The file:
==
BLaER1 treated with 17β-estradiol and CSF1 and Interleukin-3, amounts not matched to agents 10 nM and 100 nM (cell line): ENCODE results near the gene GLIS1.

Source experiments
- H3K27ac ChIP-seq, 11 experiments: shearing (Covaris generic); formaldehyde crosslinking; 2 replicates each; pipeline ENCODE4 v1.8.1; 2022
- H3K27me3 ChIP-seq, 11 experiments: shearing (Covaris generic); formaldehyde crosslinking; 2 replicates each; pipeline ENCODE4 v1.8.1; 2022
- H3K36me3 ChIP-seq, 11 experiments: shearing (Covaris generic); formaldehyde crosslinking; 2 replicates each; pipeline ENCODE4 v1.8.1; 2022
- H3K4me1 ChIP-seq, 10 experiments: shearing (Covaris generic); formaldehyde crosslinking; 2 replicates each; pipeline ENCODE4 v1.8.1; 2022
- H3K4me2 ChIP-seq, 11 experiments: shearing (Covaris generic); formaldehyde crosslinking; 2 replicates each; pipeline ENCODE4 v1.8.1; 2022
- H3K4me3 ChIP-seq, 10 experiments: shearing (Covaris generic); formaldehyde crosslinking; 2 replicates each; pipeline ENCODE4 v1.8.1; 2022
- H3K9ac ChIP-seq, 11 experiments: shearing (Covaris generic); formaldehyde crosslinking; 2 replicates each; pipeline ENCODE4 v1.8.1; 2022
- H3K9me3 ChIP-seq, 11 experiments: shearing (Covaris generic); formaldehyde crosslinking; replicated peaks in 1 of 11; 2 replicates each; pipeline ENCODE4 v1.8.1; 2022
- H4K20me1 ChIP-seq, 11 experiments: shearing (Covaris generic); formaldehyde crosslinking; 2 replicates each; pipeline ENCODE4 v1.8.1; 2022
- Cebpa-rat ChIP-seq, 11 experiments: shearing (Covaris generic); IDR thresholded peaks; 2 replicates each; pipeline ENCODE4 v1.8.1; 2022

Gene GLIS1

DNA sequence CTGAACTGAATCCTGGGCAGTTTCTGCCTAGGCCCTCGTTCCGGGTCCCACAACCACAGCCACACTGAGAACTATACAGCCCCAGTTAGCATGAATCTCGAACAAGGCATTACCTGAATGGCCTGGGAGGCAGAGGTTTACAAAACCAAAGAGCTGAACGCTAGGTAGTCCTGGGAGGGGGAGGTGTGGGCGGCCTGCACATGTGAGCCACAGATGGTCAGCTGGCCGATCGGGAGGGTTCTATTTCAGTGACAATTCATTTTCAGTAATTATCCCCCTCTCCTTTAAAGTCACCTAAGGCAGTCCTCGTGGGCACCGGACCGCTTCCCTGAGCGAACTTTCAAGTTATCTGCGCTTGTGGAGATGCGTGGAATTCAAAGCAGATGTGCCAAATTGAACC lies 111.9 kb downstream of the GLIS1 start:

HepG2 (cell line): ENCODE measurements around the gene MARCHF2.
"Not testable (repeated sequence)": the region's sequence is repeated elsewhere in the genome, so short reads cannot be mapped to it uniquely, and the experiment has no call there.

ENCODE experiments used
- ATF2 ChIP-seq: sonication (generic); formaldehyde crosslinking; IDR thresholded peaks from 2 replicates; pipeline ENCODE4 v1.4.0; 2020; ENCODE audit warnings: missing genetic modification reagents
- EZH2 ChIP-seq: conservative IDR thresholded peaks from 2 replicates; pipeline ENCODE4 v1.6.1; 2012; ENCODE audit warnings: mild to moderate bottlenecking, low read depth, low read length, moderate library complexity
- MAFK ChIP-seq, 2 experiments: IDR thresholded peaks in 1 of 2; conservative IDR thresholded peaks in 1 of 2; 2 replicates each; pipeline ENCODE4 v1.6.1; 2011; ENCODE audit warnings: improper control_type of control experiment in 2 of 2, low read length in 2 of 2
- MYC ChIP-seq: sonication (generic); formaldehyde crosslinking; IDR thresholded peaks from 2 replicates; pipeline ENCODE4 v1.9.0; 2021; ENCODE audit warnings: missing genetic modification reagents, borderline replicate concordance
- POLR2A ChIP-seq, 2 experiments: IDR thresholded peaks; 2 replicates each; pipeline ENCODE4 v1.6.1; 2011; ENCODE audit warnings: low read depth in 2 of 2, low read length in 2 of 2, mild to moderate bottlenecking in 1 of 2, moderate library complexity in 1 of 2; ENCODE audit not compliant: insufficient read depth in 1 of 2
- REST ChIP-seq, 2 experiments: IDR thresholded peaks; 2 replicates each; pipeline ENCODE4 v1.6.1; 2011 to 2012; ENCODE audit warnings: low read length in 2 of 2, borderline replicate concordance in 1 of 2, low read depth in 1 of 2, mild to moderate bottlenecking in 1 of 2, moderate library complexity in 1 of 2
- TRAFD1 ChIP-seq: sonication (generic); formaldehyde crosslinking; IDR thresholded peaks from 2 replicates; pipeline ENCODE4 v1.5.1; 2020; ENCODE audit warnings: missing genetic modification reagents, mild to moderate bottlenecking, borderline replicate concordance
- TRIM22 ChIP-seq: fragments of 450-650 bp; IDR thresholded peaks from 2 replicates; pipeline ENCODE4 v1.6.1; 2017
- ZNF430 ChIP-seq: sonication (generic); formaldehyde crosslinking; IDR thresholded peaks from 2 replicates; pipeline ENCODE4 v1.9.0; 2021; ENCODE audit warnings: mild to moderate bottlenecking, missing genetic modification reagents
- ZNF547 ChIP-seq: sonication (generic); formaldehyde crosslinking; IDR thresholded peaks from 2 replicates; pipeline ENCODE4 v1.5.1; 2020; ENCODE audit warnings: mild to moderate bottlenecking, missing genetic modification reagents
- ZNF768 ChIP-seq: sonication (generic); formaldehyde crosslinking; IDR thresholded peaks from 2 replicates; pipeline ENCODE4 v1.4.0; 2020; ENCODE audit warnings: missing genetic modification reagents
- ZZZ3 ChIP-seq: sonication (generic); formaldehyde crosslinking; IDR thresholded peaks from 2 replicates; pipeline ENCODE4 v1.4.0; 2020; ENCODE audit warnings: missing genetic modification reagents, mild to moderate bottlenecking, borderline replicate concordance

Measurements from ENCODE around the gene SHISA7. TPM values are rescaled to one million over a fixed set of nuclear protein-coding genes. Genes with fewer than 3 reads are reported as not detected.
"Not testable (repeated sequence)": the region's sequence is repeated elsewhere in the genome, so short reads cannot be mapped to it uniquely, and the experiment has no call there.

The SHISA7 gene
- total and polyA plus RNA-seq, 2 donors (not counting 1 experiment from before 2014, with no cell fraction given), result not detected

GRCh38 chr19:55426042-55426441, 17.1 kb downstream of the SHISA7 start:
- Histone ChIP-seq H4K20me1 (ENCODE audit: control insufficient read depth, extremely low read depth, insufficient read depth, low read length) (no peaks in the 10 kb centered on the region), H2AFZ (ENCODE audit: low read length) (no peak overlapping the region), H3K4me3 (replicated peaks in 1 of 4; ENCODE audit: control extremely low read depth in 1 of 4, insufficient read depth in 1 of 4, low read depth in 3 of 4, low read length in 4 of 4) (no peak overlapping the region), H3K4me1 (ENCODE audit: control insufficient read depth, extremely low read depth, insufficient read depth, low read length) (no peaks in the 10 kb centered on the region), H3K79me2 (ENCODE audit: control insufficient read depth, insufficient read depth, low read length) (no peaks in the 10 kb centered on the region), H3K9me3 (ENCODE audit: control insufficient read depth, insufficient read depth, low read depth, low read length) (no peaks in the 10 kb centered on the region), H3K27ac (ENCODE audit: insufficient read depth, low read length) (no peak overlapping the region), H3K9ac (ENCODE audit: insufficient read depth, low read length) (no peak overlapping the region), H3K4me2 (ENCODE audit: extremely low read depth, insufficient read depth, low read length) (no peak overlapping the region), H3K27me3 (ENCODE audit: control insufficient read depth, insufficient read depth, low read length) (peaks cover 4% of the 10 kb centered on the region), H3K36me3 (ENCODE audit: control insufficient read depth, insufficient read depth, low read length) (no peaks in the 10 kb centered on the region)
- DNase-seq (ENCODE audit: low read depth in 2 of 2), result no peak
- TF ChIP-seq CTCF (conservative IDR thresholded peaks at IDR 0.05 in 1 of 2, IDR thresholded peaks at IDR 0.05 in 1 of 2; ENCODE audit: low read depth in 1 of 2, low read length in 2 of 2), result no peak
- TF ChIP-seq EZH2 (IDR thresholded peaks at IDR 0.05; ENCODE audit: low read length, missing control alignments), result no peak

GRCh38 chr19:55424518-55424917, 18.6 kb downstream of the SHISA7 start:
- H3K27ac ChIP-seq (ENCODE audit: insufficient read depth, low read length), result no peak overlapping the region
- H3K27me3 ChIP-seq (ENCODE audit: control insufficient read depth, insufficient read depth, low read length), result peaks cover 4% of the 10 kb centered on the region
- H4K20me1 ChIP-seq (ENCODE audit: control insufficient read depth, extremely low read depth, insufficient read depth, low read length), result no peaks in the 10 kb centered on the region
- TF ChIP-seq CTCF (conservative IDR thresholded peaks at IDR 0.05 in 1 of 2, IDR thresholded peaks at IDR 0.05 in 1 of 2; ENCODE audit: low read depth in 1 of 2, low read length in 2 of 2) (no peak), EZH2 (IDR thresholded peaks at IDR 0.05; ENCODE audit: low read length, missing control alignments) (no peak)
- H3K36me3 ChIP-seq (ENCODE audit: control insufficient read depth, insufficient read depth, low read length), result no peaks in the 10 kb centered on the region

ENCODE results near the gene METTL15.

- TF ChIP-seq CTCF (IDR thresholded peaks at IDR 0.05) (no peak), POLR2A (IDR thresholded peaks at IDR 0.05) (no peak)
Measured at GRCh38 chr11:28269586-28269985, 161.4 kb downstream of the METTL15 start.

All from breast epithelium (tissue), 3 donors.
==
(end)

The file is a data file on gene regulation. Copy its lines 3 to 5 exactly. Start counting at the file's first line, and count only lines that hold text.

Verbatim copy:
- H3K27ac ChIP-seq, 11 experiments: shearing (Covaris generic); formaldehyde crosslinking; 2 replicates each; pipeline ENCODE4 v1.8.1; 2022
- H3K27me3 ChIP-seq, 11 experiments: shearing (Covaris generic); formaldehyde crosslinking; 2 replicates each; pipeline ENCODE4 v1.8.1; 2022
- H3K36me3 ChIP-seq, 11 experiments: shearing (Covaris generic); formaldehyde crosslinking; 2 replicates each; pipeline ENCODE4 v1.8.1; 2022